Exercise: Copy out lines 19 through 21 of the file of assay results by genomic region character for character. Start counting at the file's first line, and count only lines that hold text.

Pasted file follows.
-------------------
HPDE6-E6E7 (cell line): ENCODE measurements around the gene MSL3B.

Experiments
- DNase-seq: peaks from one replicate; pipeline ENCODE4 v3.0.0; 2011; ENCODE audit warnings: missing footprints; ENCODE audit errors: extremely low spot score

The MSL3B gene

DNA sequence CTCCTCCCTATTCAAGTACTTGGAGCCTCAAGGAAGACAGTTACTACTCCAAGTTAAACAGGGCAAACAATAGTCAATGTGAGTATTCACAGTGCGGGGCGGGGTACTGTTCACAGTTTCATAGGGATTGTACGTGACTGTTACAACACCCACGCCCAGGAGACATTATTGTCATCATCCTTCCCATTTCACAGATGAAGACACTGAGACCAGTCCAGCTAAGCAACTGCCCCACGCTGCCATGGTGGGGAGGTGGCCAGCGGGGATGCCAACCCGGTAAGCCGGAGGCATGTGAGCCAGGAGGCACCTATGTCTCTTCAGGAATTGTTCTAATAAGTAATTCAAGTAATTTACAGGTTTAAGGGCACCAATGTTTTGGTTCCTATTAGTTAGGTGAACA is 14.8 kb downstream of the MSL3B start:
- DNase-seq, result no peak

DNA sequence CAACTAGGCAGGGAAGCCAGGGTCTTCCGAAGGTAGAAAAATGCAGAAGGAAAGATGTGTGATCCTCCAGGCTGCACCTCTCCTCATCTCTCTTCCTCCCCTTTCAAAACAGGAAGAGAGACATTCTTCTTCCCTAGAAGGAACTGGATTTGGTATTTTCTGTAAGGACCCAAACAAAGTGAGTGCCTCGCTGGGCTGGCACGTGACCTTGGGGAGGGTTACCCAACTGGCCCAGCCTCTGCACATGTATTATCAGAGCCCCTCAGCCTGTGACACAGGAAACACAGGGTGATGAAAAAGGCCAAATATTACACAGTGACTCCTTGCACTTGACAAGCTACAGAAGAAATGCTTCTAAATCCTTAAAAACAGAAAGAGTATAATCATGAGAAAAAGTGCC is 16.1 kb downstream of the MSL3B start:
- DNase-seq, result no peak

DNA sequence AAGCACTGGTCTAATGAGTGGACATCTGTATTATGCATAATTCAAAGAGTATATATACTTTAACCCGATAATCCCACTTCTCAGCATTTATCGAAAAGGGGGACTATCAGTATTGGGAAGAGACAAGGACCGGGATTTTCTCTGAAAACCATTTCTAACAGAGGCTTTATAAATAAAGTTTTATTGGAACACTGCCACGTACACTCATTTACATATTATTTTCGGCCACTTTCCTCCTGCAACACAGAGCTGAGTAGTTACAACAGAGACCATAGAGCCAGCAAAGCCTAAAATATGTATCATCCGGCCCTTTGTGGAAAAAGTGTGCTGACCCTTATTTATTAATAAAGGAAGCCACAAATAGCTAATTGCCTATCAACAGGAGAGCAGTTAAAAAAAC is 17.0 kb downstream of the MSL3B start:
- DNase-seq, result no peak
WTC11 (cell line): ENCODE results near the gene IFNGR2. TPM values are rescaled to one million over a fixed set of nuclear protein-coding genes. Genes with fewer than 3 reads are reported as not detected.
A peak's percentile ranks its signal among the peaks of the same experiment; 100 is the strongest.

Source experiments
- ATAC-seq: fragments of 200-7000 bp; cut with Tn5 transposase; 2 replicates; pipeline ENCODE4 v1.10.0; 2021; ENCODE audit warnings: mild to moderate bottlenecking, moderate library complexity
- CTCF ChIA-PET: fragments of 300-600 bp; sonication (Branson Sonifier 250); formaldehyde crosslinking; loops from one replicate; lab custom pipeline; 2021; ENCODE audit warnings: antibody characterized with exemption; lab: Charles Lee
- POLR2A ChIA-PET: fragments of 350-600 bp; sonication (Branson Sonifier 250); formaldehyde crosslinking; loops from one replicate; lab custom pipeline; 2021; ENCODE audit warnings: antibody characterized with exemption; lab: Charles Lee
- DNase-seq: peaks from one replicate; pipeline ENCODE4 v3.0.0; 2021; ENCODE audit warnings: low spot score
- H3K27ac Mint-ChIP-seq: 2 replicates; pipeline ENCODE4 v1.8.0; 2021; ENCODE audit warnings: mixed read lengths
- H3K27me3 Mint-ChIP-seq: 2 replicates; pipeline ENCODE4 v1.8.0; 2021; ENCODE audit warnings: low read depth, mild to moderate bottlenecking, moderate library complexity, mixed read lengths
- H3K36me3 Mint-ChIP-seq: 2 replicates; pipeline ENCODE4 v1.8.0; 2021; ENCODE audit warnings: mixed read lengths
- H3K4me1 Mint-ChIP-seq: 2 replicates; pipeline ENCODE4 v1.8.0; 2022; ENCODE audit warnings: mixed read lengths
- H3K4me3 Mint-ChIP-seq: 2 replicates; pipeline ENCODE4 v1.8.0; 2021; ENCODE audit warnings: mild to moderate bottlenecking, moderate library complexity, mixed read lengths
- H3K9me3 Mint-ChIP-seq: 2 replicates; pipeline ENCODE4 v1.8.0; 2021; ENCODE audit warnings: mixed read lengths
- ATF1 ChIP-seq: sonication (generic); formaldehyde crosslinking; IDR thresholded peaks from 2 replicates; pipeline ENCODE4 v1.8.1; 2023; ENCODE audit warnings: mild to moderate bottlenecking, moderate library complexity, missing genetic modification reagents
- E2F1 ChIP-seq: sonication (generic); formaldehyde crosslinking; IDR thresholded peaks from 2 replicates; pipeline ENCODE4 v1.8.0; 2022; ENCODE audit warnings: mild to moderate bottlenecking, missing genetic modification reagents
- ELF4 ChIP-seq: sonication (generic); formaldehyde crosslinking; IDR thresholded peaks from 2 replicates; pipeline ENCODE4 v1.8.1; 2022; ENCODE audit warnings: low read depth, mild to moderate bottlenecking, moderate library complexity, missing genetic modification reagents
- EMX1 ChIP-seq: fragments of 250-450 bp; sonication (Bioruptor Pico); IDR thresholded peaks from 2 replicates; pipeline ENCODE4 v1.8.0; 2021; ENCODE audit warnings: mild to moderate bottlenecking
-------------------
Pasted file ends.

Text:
- H3K27me3 Mint-ChIP-seq: 2 replicates; pipeline ENCODE4 v1.8.0; 2021; ENCODE audit warnings: low read depth, mild to moderate bottlenecking, moderate library complexity, mixed read lengths
- H3K36me3 Mint-ChIP-seq: 2 replicates; pipeline ENCODE4 v1.8.0; 2021; ENCODE audit warnings: mixed read lengths
- H3K4me1 Mint-ChIP-seq: 2 replicates; pipeline ENCODE4 v1.8.0; 2022; ENCODE audit warnings: mixed read lengths